In psycholinguistics, a lemma (plural lemmas or lemmata) is an abstract conceptual form of a word that has been mentally selected for utterance in the early stages of speech production. A lemma represents a specific meaning but does not have any specific sounds that are attached to it.
When we produce a word, we are essentially turning our thoughts into sounds, a process known as lexicalisation. In many psycholinguistic models this is considered to be at least a two-stage process. The first stage deals with semantics and syntax; the result of the first stage is an abstract notion of a word that represents a meaning and contains information about how the word can be used in a sentence. It does not, however, contain information about how the word is pronounced. The second stage deals with the phonology of the word; it attaches information about the sounds that will have to be uttered. The result of the first stage is the lemma in this model; the result of the second stage is referred to as the lexeme.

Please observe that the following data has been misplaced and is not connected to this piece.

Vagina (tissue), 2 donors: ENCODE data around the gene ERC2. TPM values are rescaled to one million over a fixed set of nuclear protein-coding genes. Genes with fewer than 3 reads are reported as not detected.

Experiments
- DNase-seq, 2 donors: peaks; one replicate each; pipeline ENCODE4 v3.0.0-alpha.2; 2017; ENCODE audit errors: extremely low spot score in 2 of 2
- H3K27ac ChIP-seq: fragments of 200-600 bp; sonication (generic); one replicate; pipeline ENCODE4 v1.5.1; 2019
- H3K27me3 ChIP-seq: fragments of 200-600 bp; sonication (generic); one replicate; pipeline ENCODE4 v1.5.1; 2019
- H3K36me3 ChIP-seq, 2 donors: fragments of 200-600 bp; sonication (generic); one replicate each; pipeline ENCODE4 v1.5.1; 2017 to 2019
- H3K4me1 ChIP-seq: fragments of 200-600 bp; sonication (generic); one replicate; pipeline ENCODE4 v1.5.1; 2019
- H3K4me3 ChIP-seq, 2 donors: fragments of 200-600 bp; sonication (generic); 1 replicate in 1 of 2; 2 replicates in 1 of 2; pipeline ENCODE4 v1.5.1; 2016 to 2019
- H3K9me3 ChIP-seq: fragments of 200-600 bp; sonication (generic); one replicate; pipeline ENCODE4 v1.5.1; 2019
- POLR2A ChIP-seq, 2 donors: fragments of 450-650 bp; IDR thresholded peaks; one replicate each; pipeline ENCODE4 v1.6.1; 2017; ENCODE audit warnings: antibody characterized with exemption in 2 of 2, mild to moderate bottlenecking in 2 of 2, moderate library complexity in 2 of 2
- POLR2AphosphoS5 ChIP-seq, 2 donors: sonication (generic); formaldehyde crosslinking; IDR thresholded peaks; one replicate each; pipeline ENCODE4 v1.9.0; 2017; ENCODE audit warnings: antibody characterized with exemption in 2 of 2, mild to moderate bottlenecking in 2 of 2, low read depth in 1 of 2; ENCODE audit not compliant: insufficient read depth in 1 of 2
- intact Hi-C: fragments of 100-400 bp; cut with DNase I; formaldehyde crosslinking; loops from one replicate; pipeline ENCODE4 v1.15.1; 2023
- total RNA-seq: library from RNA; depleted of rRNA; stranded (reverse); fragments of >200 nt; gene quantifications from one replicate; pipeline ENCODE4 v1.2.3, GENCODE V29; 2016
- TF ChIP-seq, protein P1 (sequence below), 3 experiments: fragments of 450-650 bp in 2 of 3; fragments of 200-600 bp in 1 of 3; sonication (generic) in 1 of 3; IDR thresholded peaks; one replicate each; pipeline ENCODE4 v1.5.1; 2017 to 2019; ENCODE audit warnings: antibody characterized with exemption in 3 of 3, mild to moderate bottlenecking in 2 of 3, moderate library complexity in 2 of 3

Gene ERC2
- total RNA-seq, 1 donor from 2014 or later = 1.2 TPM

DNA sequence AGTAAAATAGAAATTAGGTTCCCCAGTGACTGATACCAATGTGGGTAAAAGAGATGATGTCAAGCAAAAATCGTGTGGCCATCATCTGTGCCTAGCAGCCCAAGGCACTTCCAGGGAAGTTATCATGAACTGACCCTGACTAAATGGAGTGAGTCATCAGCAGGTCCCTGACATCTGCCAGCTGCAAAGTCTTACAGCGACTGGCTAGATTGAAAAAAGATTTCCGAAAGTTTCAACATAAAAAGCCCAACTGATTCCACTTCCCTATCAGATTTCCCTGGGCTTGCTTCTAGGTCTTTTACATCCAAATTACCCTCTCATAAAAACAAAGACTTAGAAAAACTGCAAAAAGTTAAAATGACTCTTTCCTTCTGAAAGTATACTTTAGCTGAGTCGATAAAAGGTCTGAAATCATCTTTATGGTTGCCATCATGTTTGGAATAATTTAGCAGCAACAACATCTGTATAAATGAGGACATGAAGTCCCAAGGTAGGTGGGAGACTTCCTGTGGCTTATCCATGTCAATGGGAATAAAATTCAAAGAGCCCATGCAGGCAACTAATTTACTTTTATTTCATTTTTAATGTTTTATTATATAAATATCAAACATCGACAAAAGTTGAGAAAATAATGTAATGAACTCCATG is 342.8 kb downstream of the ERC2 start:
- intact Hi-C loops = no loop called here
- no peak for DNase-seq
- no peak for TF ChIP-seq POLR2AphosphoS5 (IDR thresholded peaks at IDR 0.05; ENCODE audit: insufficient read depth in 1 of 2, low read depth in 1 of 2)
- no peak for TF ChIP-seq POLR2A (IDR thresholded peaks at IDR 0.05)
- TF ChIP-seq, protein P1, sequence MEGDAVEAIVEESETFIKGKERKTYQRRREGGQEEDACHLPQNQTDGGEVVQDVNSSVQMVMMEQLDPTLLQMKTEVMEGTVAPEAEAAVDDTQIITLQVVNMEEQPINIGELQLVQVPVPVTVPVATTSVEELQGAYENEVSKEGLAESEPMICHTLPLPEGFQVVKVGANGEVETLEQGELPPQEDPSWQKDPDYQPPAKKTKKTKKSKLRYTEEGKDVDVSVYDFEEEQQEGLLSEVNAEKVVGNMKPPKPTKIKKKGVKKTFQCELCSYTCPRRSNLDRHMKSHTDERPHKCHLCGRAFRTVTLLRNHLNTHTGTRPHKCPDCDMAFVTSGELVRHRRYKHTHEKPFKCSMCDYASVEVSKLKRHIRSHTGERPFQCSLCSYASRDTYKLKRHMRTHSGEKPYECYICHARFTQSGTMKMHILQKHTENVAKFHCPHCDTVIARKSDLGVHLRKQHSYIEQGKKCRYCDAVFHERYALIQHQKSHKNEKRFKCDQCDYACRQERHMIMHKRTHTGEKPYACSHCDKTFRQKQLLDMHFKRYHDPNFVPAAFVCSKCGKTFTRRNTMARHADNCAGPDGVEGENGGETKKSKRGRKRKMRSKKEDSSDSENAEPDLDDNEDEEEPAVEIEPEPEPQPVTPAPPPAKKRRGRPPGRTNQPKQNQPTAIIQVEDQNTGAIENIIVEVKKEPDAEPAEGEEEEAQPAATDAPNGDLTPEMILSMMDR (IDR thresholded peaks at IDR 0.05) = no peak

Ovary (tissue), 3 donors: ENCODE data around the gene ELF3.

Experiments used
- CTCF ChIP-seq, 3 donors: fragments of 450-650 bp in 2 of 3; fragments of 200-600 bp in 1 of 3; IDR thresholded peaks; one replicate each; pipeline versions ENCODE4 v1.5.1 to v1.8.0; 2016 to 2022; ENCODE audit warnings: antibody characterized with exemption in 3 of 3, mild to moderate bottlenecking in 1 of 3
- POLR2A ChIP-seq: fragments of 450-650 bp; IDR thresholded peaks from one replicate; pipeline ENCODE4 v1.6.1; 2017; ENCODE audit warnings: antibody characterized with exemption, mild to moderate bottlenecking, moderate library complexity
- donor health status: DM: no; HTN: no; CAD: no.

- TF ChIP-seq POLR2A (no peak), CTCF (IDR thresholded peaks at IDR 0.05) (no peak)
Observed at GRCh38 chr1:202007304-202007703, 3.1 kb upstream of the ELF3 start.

This two-staged model is the most widely supported theory of speech production in psycholinguistics, although it has been challenged. For example, there is some evidence to indicate that the grammatical gender of a noun is retrieved from the word's phonological form (the lexeme) rather than from the lemma. This can be explained by models that do not assume a distinct level between the semantic and the phonological stages (and so lack a lemma representation).
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